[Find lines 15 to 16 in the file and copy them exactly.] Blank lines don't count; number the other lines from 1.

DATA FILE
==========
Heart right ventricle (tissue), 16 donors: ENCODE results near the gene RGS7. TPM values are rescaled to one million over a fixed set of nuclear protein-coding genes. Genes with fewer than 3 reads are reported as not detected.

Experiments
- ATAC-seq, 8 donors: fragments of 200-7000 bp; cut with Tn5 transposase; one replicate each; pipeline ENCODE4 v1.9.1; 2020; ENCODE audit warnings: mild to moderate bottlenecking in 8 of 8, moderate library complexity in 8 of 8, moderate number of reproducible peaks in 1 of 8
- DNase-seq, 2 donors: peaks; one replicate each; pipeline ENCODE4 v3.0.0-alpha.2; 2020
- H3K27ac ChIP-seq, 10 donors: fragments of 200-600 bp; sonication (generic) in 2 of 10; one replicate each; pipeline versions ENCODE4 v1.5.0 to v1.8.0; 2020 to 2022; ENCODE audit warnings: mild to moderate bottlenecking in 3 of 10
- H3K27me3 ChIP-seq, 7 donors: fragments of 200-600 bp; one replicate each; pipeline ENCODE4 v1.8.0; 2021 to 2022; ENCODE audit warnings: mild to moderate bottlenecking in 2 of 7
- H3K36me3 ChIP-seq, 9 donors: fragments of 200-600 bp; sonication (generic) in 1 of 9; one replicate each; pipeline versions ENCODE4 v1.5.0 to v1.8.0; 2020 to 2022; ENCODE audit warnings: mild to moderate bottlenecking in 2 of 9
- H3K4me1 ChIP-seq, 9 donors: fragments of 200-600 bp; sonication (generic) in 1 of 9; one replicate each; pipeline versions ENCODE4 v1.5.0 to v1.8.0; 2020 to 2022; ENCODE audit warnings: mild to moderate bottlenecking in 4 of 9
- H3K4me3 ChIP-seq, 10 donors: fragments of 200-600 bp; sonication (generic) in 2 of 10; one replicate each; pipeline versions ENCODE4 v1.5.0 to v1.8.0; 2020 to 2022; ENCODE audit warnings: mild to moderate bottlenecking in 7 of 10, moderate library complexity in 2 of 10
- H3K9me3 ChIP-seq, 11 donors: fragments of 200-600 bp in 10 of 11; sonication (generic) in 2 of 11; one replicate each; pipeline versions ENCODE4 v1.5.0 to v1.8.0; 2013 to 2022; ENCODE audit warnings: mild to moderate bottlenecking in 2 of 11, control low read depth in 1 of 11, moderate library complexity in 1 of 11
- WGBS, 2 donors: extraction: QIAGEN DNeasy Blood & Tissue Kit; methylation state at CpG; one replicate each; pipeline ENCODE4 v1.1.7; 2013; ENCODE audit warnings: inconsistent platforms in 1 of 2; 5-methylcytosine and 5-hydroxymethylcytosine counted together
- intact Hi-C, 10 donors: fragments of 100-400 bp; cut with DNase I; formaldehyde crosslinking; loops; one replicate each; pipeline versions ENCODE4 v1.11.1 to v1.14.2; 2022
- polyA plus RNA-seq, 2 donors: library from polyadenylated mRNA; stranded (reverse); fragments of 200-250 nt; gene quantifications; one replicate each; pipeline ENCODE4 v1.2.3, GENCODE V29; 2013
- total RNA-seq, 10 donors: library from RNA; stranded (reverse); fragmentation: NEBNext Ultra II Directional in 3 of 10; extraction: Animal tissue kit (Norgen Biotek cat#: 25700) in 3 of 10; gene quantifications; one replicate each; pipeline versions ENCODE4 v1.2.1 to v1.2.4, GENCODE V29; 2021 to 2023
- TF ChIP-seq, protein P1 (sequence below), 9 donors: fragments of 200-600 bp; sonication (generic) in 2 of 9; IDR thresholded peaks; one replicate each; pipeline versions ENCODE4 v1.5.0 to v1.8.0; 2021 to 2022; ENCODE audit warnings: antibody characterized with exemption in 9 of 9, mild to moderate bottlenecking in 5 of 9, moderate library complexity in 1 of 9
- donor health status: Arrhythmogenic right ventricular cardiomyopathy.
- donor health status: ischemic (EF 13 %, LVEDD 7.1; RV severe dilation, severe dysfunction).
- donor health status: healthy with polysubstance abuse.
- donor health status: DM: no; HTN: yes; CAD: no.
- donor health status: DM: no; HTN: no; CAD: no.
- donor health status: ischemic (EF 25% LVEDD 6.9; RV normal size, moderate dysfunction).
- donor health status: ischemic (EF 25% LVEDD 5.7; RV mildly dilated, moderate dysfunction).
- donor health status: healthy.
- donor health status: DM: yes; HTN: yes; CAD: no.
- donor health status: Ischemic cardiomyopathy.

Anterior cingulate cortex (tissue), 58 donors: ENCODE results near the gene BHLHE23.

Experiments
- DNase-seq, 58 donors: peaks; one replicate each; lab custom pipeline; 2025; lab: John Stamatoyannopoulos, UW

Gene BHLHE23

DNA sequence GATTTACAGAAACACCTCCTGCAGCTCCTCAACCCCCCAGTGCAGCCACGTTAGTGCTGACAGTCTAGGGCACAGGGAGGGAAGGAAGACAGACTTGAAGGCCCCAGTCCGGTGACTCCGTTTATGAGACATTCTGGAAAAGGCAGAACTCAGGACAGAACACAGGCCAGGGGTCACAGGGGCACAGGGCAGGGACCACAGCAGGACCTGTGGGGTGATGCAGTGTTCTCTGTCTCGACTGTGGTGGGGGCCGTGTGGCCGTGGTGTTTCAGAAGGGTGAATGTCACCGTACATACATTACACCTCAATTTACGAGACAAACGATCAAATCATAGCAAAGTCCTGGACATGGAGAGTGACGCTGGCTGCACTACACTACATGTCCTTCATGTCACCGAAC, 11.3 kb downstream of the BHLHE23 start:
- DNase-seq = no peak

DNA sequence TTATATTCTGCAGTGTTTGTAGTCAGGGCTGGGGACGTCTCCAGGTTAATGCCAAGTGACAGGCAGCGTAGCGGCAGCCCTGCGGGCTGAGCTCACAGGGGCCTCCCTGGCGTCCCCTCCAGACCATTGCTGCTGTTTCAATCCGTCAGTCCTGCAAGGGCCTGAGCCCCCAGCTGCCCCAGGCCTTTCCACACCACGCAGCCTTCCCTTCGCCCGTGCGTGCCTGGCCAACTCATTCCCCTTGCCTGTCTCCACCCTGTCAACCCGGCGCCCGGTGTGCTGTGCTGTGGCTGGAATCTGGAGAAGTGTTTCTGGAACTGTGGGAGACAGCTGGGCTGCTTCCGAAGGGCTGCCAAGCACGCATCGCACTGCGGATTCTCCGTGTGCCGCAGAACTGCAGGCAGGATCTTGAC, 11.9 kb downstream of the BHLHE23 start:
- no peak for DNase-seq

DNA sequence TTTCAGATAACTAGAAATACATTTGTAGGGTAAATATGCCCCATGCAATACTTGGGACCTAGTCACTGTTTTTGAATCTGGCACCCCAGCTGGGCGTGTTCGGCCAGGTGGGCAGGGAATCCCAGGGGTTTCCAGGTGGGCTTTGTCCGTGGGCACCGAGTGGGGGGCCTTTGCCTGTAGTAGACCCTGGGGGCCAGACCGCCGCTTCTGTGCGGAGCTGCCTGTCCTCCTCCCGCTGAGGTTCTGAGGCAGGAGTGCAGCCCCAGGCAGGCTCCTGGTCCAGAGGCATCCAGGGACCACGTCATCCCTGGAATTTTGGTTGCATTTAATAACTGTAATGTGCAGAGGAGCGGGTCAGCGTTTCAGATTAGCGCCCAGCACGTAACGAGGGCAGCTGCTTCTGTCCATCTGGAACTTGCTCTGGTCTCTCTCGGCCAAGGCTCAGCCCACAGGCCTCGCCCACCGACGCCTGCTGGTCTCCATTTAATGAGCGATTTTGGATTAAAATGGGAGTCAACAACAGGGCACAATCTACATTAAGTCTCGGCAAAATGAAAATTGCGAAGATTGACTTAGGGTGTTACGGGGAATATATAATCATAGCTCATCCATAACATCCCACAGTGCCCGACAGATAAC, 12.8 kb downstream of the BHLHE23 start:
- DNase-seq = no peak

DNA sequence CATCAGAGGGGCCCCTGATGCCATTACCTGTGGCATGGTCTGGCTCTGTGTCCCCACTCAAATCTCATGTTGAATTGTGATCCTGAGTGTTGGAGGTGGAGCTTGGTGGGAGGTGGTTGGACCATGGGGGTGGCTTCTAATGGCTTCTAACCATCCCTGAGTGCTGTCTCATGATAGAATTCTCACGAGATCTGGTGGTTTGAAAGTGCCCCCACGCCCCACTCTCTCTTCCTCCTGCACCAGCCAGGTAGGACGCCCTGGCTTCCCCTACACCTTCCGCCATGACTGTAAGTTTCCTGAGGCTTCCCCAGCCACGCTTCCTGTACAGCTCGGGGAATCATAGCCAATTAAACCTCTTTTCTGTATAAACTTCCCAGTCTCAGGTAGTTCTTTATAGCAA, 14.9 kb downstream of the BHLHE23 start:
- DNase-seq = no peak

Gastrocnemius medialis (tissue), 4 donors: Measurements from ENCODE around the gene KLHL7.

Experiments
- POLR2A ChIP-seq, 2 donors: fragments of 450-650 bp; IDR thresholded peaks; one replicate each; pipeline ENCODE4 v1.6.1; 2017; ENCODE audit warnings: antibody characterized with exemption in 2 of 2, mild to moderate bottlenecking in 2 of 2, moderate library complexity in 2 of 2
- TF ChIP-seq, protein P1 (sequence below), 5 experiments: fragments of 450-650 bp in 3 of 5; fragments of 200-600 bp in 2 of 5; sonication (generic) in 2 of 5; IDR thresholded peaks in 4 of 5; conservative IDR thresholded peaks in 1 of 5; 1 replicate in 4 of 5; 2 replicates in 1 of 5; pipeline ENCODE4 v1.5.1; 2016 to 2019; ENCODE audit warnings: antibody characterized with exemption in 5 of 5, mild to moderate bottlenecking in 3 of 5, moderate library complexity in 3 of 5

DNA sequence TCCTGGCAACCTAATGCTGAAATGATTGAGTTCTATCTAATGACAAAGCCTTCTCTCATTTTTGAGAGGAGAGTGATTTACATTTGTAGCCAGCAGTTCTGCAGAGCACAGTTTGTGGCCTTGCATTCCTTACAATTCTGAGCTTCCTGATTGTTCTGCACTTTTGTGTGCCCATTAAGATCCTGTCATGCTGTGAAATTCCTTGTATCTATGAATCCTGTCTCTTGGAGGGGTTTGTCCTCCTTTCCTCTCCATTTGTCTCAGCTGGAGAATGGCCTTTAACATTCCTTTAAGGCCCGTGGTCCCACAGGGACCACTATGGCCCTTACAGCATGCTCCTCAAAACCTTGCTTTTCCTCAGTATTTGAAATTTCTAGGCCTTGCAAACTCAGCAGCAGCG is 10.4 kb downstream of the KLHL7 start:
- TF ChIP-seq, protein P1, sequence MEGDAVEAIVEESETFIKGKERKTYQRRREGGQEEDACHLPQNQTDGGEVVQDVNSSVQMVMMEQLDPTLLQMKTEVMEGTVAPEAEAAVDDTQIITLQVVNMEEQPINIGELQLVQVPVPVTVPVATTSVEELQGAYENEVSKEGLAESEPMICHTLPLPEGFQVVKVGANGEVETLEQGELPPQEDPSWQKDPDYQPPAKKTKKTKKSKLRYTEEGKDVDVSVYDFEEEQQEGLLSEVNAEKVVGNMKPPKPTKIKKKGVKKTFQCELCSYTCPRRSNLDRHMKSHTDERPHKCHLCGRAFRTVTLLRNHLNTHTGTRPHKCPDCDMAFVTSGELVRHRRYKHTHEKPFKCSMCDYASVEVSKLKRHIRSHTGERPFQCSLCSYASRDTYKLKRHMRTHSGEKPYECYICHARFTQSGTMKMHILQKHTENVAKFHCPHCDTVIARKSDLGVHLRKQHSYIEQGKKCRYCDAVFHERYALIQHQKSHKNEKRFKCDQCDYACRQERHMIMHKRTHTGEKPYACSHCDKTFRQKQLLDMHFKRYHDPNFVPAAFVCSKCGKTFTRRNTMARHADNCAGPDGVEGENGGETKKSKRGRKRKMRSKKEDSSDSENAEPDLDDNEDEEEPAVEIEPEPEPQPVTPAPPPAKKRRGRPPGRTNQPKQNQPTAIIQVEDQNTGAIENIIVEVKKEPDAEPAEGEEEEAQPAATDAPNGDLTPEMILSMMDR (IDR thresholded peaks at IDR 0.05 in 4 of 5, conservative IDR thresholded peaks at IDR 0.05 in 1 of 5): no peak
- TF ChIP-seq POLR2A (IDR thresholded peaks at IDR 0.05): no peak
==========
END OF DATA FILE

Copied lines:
- TF ChIP-seq, protein P1 (sequence below), 9 donors: fragments of 200-600 bp; sonication (generic) in 2 of 9; IDR thresholded peaks; one replicate each; pipeline versions ENCODE4 v1.5.0 to v1.8.0; 2021 to 2022; ENCODE audit warnings: antibody characterized with exemption in 9 of 9, mild to moderate bottlenecking in 5 of 9, moderate library complexity in 1 of 9
- donor health status: Arrhythmogenic right ventricular cardiomyopathy.